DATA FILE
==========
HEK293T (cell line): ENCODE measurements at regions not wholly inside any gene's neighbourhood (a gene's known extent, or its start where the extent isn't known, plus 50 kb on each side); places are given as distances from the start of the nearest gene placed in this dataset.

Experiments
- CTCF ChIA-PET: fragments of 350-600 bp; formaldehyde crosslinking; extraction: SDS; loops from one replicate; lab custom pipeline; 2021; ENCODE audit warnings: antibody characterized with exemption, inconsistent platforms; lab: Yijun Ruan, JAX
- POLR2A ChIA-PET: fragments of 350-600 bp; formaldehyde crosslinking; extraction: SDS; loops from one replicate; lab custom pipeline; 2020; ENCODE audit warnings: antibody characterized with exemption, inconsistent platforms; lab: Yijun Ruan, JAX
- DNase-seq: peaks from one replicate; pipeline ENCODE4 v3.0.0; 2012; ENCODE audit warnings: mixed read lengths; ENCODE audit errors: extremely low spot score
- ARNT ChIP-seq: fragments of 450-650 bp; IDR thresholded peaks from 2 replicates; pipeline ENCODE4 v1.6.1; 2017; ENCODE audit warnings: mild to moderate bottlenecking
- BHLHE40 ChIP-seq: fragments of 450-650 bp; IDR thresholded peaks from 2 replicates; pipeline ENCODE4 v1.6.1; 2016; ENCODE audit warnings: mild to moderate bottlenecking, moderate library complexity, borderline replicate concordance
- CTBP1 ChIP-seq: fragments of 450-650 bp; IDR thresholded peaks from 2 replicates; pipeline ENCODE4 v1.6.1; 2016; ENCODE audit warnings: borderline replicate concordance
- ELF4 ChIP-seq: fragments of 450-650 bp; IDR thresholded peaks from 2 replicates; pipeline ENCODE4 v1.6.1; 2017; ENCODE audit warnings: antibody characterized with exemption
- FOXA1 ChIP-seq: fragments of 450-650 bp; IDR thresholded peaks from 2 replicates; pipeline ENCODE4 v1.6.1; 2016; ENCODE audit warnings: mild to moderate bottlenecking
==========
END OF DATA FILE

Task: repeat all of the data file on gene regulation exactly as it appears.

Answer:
HEK293T (cell line): ENCODE measurements at regions not wholly inside any gene's neighbourhood (a gene's known extent, or its start where the extent isn't known, plus 50 kb on each side); places are given as distances from the start of the nearest gene placed in this dataset.

Experiments
- CTCF ChIA-PET: fragments of 350-600 bp; formaldehyde crosslinking; extraction: SDS; loops from one replicate; lab custom pipeline; 2021; ENCODE audit warnings: antibody characterized with exemption, inconsistent platforms; lab: Yijun Ruan, JAX
- POLR2A ChIA-PET: fragments of 350-600 bp; formaldehyde crosslinking; extraction: SDS; loops from one replicate; lab custom pipeline; 2020; ENCODE audit warnings: antibody characterized with exemption, inconsistent platforms; lab: Yijun Ruan, JAX
- DNase-seq: peaks from one replicate; pipeline ENCODE4 v3.0.0; 2012; ENCODE audit warnings: mixed read lengths; ENCODE audit errors: extremely low spot score
- ARNT ChIP-seq: fragments of 450-650 bp; IDR thresholded peaks from 2 replicates; pipeline ENCODE4 v1.6.1; 2017; ENCODE audit warnings: mild to moderate bottlenecking
- BHLHE40 ChIP-seq: fragments of 450-650 bp; IDR thresholded peaks from 2 replicates; pipeline ENCODE4 v1.6.1; 2016; ENCODE audit warnings: mild to moderate bottlenecking, moderate library complexity, borderline replicate concordance
- CTBP1 ChIP-seq: fragments of 450-650 bp; IDR thresholded peaks from 2 replicates; pipeline ENCODE4 v1.6.1; 2016; ENCODE audit warnings: borderline replicate concordance
- ELF4 ChIP-seq: fragments of 450-650 bp; IDR thresholded peaks from 2 replicates; pipeline ENCODE4 v1.6.1; 2017; ENCODE audit warnings: antibody characterized with exemption
- FOXA1 ChIP-seq: fragments of 450-650 bp; IDR thresholded peaks from 2 replicates; pipeline ENCODE4 v1.6.1; 2016; ENCODE audit warnings: mild to moderate bottlenecking